“Damn!” Katie yelled. She dropped what was left of the bottle and backed up, staring not at her bloody cuts but instead at the person still sitting in the chair. Not even his hair had moved from her swing, and she shook her head vehemently. “I know I hit you. I know I did.”
The stranger looked at the floor. “You wasted some good wine; that’s all you did,” he countered, shaking his head. Then he pointed to her bloody hand. “You might want to get the glass out and clean it up.”
Dazed, Katie shook her head in stunned amazement. “Who are you?”
“Someone who needs your help.” He pointed to her cuts. “Will you look after your damned hand?” Those bushy eyebrows furrowed together, hooding his eyes. “Then I’ll tell you all you want to know, Katie Girl.”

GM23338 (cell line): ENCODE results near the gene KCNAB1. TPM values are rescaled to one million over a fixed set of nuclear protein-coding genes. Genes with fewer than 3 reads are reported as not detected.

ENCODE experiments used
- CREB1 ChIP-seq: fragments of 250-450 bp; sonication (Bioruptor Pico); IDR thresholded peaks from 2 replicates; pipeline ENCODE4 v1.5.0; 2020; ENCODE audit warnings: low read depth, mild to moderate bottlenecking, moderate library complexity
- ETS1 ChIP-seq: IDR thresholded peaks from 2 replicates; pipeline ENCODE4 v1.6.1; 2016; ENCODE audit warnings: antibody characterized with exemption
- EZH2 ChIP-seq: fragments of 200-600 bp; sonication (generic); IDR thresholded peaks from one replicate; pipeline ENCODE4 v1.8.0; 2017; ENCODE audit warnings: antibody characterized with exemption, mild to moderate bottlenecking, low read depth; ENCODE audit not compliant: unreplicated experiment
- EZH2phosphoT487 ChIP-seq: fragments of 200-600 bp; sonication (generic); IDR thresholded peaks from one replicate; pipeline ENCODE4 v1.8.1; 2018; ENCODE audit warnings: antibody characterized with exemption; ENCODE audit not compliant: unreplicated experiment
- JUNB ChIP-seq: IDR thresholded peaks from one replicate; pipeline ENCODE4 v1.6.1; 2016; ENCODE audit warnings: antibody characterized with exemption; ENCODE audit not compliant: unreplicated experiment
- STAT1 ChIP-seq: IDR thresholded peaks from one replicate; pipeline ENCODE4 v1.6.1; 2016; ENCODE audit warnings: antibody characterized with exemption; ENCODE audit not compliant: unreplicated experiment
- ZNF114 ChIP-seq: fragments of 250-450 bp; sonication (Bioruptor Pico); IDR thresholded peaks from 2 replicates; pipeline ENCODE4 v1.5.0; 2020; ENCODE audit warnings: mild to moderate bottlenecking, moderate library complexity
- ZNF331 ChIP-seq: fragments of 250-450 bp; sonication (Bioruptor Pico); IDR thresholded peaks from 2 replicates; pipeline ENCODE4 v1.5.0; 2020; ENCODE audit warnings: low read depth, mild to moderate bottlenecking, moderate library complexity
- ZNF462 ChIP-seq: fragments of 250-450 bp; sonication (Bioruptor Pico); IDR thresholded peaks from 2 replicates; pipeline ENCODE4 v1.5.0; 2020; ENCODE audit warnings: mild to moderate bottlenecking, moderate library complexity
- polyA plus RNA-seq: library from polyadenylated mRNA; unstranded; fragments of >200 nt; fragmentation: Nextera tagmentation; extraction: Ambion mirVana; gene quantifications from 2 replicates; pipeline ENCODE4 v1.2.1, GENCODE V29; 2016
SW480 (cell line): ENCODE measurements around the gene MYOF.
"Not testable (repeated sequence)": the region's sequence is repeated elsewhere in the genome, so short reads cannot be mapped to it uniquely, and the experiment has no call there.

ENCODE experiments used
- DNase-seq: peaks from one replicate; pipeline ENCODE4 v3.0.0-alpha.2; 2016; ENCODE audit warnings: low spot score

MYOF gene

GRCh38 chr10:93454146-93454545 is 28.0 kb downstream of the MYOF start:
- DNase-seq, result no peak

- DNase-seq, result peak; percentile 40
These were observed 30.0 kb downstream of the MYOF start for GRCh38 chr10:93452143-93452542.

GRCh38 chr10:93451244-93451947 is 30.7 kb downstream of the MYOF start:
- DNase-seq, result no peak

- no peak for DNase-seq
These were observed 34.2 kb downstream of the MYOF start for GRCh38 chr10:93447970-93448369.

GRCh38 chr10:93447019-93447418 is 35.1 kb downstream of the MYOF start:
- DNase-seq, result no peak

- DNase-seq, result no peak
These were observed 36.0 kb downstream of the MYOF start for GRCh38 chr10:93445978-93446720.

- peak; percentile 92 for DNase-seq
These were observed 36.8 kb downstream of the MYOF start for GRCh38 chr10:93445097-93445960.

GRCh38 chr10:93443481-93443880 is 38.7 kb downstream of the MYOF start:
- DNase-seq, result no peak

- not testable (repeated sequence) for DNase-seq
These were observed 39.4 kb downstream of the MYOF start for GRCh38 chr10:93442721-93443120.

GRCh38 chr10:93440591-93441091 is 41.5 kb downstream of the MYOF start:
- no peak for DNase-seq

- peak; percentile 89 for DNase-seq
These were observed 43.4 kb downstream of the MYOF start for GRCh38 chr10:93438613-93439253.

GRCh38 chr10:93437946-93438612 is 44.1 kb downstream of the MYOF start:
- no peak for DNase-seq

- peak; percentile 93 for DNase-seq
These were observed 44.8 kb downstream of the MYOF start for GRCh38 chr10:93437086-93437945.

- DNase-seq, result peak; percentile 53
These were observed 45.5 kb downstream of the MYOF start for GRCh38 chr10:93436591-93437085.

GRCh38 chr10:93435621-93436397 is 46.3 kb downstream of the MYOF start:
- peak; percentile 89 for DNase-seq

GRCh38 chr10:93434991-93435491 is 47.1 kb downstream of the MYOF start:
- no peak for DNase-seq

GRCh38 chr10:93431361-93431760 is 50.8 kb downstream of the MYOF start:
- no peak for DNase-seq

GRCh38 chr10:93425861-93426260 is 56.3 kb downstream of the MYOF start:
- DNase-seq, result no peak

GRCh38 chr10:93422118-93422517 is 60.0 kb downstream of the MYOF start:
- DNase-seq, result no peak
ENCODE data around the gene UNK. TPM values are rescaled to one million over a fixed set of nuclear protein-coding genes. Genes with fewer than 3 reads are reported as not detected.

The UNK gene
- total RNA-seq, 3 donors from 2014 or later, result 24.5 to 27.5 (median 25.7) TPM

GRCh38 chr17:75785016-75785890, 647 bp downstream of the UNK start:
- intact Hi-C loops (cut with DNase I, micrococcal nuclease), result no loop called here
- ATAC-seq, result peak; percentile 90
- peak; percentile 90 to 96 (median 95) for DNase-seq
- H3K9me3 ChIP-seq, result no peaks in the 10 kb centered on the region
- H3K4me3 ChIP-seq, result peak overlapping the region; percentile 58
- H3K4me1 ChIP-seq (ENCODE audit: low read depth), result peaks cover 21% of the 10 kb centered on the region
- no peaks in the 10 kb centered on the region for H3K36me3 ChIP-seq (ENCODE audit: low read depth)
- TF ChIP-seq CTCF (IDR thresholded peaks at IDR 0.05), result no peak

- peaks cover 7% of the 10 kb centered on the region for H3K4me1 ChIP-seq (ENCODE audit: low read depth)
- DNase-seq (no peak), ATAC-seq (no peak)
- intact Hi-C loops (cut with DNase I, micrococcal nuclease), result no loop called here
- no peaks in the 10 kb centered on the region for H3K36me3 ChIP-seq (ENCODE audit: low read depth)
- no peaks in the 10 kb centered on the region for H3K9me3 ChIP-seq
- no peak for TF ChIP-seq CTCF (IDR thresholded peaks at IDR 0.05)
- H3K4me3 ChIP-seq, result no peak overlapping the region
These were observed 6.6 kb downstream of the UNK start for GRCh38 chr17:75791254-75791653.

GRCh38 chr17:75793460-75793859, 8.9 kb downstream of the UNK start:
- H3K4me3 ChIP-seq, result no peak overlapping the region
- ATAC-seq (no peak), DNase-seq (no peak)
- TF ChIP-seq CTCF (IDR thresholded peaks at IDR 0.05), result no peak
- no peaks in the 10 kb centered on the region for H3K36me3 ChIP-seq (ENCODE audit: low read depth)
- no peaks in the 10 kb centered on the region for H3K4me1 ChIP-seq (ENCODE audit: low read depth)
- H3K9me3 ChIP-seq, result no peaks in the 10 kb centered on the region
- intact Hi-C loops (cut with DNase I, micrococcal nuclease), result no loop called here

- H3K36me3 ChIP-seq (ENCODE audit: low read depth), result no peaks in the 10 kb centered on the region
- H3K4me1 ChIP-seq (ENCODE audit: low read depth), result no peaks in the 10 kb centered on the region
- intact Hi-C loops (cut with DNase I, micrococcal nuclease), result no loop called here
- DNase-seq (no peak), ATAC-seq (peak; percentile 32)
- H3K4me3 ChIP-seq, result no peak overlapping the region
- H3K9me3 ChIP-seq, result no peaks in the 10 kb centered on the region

The color drained from her face.
“Don’t call me that!” She backed away, edging toward the kitchen.
“Your father said you liked it,” the stranger protested innocently.
Katie shoved the door open. “I liked it when he used it, not you.” As she entered the bathroom, the overhead lights flickered to life and she walked to the sink, all the while shaking her head. “This is one fine delusion,” she muttered. “Serves me right for getting drunk.”
Scowling, she leaned over the sink and ran her fingers over her hand, feeling for glass slivers. She removed two but didn’t find any more. Then she pulled out the peroxide bottle from beneath the sink and flushed the skin, watching the liquid bubble and foam as it streaked her skin.
Once she felt reasonably sure the wounds were clean, she opted to wrap a clean towel around her hand instead of half a dozen bandages. Then she trudged back into the living room to get her answers.